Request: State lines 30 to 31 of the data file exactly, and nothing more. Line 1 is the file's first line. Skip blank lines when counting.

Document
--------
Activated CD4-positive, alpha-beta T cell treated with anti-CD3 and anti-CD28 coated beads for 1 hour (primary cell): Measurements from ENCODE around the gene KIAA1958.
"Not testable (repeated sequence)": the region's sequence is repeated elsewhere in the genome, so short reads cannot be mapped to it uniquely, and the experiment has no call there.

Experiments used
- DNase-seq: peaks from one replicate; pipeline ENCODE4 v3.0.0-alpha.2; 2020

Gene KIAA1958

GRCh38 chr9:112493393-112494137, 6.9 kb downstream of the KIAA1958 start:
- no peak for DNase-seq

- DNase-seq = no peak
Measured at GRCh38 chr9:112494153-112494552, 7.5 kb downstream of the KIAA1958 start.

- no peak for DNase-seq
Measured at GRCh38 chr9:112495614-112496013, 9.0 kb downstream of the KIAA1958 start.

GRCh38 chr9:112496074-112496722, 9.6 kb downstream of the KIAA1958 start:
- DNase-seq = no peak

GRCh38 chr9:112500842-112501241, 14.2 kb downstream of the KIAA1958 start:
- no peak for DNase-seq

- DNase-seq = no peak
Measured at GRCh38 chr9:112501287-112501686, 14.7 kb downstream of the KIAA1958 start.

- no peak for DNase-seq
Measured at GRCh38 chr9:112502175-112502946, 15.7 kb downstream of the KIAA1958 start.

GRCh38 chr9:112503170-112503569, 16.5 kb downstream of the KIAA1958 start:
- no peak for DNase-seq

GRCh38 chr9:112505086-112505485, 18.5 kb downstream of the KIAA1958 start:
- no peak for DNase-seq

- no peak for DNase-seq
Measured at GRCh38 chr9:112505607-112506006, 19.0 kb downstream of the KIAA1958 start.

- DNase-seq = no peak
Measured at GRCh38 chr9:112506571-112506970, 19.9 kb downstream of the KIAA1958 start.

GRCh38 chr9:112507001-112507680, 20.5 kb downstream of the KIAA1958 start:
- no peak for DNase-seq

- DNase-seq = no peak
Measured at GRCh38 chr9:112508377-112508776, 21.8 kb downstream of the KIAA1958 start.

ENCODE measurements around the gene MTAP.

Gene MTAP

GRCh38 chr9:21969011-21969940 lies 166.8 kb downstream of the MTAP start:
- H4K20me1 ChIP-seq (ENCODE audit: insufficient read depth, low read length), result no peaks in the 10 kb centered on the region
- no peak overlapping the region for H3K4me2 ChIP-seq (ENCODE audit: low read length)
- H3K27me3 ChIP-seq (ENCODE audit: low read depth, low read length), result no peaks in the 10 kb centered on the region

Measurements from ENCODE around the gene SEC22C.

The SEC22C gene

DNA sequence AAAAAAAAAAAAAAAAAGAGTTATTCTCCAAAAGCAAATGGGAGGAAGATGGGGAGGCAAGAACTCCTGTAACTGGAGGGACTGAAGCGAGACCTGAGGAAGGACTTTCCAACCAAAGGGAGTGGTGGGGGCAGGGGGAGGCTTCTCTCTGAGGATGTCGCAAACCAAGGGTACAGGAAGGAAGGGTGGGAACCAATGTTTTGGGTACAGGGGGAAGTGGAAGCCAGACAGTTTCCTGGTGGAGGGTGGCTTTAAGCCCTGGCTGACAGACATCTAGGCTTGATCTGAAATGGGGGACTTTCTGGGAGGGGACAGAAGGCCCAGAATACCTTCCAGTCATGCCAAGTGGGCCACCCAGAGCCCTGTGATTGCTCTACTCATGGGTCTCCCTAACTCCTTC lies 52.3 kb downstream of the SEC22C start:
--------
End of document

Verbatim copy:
- DNase-seq = no peak
Measured at GRCh38 chr9:112508377-112508776, 21.8 kb downstream of the KIAA1958 start.